Unemployment remains a pressing concern across Africa, where job opportunities are crucial for economic growth and stability. Amid the rising tide of artificial intelligence (AI) adoption, questions remain about its impact on employment dynamics, particularly in a region with unique socioeconomic challenges, and where approximately half a billion jobs need to be created by 2050.
In an exclusive interview, IC Intelligence sat down with Adio-Adet Dinika, a dedicated researcher at the University of Bremen and an intern at the Distributed AI Research Institute (DAIR), founded by Timnit Gebru. DAIR is “an interdisciplinary and globally distributed AI research institute rooted in the belief that AI is not inevitable, its harms are preventable, and when its production and deployment include diverse perspectives and deliberate processes it can be beneficial”.
Dinika sheds light on the often-overlooked realities of data workers and annotators who power AI technologies. His insights stem from his in-depth exploration of the impact of digitalisation on the future of work in sub-Saharan Africa, a focus of his thesis at Bremen University. Through this lens, Dinika delves into the challenges and opportunities that the region faces in terms of socio-economic development.
IC Intelligence: Many fear that AI will replace human jobs, particularly in regions like Africa where employment is crucial. Do you share this concern?
Adio-Adet Dinika: I would be naive to say that there won’t be job losses. There will definitely be job losses as a result of AI adoption. However, I don’t believe that these job losses will be confined to Africa alone. The effects will be felt as keenly as they will be felt in more developed countries.
Of course, what will happen is that the impact of job displacement will be felt more keenly in Africa due to poor social safety nets. But I also believe that Africa is well positioned, given its bulging youth population, unlike other continents with ageing populations. This can be viewed as an opportunity, as we are talking about a young, trainable workforce. If African governments engage in urgent programmes to develop an AI-ready labour force, then these job displacements or losses resulting from AI adoption will be less keenly felt.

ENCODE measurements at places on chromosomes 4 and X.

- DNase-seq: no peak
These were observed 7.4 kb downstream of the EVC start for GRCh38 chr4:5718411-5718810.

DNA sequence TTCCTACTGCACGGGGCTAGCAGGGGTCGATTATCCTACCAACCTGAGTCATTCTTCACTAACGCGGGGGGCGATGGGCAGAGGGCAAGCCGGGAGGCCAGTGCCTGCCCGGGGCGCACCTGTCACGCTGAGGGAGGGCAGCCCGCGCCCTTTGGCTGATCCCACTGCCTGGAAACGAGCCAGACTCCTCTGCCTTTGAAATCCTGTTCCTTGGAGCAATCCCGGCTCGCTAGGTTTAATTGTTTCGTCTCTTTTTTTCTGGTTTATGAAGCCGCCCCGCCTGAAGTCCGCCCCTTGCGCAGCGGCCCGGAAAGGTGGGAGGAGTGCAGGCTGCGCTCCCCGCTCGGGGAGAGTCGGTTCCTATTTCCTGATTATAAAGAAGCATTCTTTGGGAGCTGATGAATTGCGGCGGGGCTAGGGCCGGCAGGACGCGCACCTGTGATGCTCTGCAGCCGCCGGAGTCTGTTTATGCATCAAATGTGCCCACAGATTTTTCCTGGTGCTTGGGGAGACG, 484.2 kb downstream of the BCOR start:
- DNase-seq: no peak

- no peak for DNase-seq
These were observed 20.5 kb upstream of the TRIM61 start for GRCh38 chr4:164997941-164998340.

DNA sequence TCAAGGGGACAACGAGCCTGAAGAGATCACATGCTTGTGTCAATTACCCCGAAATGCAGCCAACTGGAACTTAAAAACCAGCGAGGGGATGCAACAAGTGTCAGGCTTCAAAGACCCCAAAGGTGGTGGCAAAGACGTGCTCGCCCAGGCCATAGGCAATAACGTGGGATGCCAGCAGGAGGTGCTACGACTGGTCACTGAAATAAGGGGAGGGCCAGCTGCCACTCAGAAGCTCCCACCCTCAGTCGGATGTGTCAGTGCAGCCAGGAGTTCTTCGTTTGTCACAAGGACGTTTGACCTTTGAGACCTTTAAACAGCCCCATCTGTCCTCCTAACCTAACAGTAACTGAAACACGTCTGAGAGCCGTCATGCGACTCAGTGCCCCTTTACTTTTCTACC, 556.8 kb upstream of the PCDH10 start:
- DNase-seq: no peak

Scandals erupted earlier this year over the controversial working conditions of Kenyan workers commissioned by Big Tech. How do you think this AI-ready labour force should be protected?
Without proper labour protections, AI adoption can exploit African workers, increasing economic inequality. Another problem posed by AI development or job digitalisation is the creation of a reserve labour force. The adoption of digital jobs has led to a high reserve labour force that can be exploited.
Therefore, ethical imperatives are needed to prevent the exploitation of African workers and to support displaced workers through transition periods. The responsibility mainly falls on African governments to swiftly engage in training programmes to prepare young people for these jobs.
Rwanda, for instance, stands out in this aspect, engaging in targeted training for its youth. This approach can be emulated by other countries to ensure people are trained and retrained to seize new job opportunities. Although AI may replace repetitive tasks, it also creates new jobs that didn’t exist years ago.
African youth need to capitalise on these opportunities. Furthermore, Africa’s youth demographic can provide a labour force not only on the continent but also beyond, given other countries’ ageing populations.